A Theme Of Border Crossing And Its Effects In Ancient Literature
In today’s volatile world, groups of people are constantly transcending borders. Individuals cross physical boundaries every day, whether it be temporarily travelling for work or leisure purposes or permanently relocating to escape socioeconomic and political issues at home. Individuals are also able to cross the boundaries of social classes through economic and political advancement. Transcending borders, both literally and figuratively, are commonly occurring aspects of life. Yet many of these crossings are considered problematic and are surrounded by a constant conflict between political agendas and moral responsibilities. However, these issues are not just characteristic of modern migration. Through the analysis of ancient literature, it can be seen that border crossing and its effects have been recurring themes throughout the development of societies. For example, Homer’s The Odyssey expresses the issues with crossing physical boundaries, as cultures clash and views on hospitality are not uniformly shared. Additionally, the story of Sinbad from Arabian Nights shows how transcending the boundaries of social class was possible in spite of stratified hierarchies. Lastly, Chaucer’s The Canterbury Tales exhibits how internationalism allows for tolerance and self-critique.
Complications can arise from crossing physical boundaries when there are different cultural viewpoints present between two groups. In Homer’s The Odyssey the Greek concept of hospitality, “xenia, ” is exemplified in both negative and positive situations. A particularly controversial moment was the interaction between Odysseus and his crew and the Cyclops Polyphemus. When Odysseus and his crew entered Polyphemus’ cave, they expected to receive good hospitality, as failing to be hospitable in Greek society was looked down upon in the eyes of the gods. However, the Greeks were misconstrued, as due to their narrow view of the world, they failed to realize that their cultural viewpoints would not be shared with those outside of their1society. Though the Greeks expressed good xenia because they feared angering the gods, they did not acknowledge that not everyone shared their same fear of the gods, as indicated by Polyphemus when he said, “My people/ think nothing of that Zeus with his big scepter/ I do the bidding/ of my own heart”. And so, Polyphemus ate some members of the crew and trapped them until Odysseus was able to escape successfully. When discussing who is at fault in this situation, many will say it is the fault of the Greeks, as they did not respect differences in cultural perspectives. I agree with this belief to an extent, only because Odysseus and his crew were depicted as prideful, arrogant men who felt entitled to hospitality. However, in the real world, I believe there needs to be mutual respect between the migrant and the host. Yes, it was wrong for Odysseus to assume that the cyclops would show hospitality, yet if this situation was transcribed to a modern day migration from one country to another, I would hope that the hosts would show more compassion and generosity towards those who are crossing the border.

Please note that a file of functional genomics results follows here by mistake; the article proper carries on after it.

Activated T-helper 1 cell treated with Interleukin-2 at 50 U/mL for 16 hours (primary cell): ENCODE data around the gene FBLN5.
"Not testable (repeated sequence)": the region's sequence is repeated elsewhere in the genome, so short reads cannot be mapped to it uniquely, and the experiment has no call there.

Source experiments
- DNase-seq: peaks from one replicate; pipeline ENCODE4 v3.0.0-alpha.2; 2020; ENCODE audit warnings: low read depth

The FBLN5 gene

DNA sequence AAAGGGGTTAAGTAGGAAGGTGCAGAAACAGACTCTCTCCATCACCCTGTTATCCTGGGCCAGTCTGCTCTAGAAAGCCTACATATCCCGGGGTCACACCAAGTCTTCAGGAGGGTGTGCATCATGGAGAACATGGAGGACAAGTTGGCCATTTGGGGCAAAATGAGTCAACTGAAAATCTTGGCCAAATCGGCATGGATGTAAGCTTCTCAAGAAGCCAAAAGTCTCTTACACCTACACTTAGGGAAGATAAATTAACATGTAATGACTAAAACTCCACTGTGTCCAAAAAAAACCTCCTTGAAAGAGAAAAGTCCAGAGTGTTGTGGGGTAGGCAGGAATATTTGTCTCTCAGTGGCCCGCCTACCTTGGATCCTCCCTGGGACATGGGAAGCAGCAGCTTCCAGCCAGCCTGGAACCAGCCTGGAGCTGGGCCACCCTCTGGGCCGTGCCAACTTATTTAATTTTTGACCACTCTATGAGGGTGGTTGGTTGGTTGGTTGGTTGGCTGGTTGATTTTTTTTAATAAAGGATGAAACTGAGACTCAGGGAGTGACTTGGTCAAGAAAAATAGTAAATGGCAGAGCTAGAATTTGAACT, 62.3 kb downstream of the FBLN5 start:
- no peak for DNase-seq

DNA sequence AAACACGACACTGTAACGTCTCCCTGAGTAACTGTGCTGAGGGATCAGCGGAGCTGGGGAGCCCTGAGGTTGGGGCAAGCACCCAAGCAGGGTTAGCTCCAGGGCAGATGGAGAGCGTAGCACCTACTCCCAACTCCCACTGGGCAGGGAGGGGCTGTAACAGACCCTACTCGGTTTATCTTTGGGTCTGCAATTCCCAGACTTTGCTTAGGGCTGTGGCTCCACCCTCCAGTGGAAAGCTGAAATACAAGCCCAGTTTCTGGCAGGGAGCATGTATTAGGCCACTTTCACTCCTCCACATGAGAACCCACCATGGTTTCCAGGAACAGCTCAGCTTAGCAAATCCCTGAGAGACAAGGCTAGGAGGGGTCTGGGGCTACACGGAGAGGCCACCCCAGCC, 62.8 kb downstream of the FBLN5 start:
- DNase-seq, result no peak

For example, today the migration of South American immigrants to the United States is a topic of contention amongst policy makers. Many believe that because these immigrants are moving illegally, they should not be allowed to stay, and must endure the turmoil of being separated from their families and living in crowded detention centers. This view is similar to that of those who believe Odysseus was in the wrong when he entered Polyphemus’ cave. However, I believe that illegal immigrants should be shown a certain level of hospitality, because human empathy trumps all foreign policy and cultural viewpoints. Most times, immigrants do not risk this dangerous journey unless it is their only option, as leaving behind the society, culture, and people they know is hardly an easy task. In order to empathize with them, one must understand that migrating is often a survival instinct. Though American culture differs from Latin American culture, just as Greek culture differed from that of the cyclops, good xenia should still be expressed to those crossing the border, as they are most likely doing so because they have no other choice.